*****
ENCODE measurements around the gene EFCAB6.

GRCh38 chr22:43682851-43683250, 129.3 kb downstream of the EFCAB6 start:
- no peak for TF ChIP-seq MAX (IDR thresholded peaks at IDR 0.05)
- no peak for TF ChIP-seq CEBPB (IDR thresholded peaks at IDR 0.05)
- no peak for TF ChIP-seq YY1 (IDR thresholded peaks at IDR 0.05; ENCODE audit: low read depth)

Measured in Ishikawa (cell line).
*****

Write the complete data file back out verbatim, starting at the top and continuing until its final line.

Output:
ENCODE measurements around the gene EFCAB6.

GRCh38 chr22:43682851-43683250, 129.3 kb downstream of the EFCAB6 start:
- no peak for TF ChIP-seq MAX (IDR thresholded peaks at IDR 0.05)
- no peak for TF ChIP-seq CEBPB (IDR thresholded peaks at IDR 0.05)
- no peak for TF ChIP-seq YY1 (IDR thresholded peaks at IDR 0.05; ENCODE audit: low read depth)

Measured in Ishikawa (cell line).